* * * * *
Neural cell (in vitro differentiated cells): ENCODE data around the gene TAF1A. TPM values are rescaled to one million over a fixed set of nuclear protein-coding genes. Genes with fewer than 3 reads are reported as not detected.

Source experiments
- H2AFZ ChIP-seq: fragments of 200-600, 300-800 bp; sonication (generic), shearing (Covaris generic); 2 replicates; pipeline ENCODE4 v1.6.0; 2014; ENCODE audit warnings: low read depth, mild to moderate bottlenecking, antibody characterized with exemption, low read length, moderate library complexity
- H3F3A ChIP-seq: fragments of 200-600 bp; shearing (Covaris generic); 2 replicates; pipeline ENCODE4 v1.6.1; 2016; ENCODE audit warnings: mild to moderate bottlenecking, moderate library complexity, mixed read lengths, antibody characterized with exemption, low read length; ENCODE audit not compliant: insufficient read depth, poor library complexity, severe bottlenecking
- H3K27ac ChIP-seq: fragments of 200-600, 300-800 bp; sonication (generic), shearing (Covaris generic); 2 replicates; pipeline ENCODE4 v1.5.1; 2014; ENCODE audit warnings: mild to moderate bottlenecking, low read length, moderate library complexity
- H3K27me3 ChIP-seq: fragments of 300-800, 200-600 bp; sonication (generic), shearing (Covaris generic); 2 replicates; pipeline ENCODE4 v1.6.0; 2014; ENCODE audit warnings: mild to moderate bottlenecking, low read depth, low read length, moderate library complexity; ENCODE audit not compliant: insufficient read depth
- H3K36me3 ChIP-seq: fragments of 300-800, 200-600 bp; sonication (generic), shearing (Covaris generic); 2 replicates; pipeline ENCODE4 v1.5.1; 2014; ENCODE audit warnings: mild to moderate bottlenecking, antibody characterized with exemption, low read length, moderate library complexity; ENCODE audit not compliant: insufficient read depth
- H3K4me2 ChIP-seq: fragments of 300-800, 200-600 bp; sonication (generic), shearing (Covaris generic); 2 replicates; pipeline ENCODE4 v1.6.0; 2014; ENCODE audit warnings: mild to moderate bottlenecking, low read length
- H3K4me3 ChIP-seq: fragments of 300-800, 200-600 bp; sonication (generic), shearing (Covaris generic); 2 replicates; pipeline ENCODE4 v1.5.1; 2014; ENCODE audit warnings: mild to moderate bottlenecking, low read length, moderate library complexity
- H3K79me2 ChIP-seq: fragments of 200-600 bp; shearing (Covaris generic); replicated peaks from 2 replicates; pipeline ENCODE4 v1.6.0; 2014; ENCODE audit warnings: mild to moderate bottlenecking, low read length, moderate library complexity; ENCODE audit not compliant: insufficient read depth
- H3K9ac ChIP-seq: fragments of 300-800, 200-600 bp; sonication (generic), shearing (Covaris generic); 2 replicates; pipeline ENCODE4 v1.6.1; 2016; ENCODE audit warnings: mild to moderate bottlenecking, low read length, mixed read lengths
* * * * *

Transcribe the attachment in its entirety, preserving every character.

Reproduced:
Neural cell (in vitro differentiated cells): ENCODE data around the gene TAF1A. TPM values are rescaled to one million over a fixed set of nuclear protein-coding genes. Genes with fewer than 3 reads are reported as not detected.

Source experiments
- H2AFZ ChIP-seq: fragments of 200-600, 300-800 bp; sonication (generic), shearing (Covaris generic); 2 replicates; pipeline ENCODE4 v1.6.0; 2014; ENCODE audit warnings: low read depth, mild to moderate bottlenecking, antibody characterized with exemption, low read length, moderate library complexity
- H3F3A ChIP-seq: fragments of 200-600 bp; shearing (Covaris generic); 2 replicates; pipeline ENCODE4 v1.6.1; 2016; ENCODE audit warnings: mild to moderate bottlenecking, moderate library complexity, mixed read lengths, antibody characterized with exemption, low read length; ENCODE audit not compliant: insufficient read depth, poor library complexity, severe bottlenecking
- H3K27ac ChIP-seq: fragments of 200-600, 300-800 bp; sonication (generic), shearing (Covaris generic); 2 replicates; pipeline ENCODE4 v1.5.1; 2014; ENCODE audit warnings: mild to moderate bottlenecking, low read length, moderate library complexity
- H3K27me3 ChIP-seq: fragments of 300-800, 200-600 bp; sonication (generic), shearing (Covaris generic); 2 replicates; pipeline ENCODE4 v1.6.0; 2014; ENCODE audit warnings: mild to moderate bottlenecking, low read depth, low read length, moderate library complexity; ENCODE audit not compliant: insufficient read depth
- H3K36me3 ChIP-seq: fragments of 300-800, 200-600 bp; sonication (generic), shearing (Covaris generic); 2 replicates; pipeline ENCODE4 v1.5.1; 2014; ENCODE audit warnings: mild to moderate bottlenecking, antibody characterized with exemption, low read length, moderate library complexity; ENCODE audit not compliant: insufficient read depth
- H3K4me2 ChIP-seq: fragments of 300-800, 200-600 bp; sonication (generic), shearing (Covaris generic); 2 replicates; pipeline ENCODE4 v1.6.0; 2014; ENCODE audit warnings: mild to moderate bottlenecking, low read length
- H3K4me3 ChIP-seq: fragments of 300-800, 200-600 bp; sonication (generic), shearing (Covaris generic); 2 replicates; pipeline ENCODE4 v1.5.1; 2014; ENCODE audit warnings: mild to moderate bottlenecking, low read length, moderate library complexity
- H3K79me2 ChIP-seq: fragments of 200-600 bp; shearing (Covaris generic); replicated peaks from 2 replicates; pipeline ENCODE4 v1.6.0; 2014; ENCODE audit warnings: mild to moderate bottlenecking, low read length, moderate library complexity; ENCODE audit not compliant: insufficient read depth
- H3K9ac ChIP-seq: fragments of 300-800, 200-600 bp; sonication (generic), shearing (Covaris generic); 2 replicates; pipeline ENCODE4 v1.6.1; 2016; ENCODE audit warnings: mild to moderate bottlenecking, low read length, mixed read lengths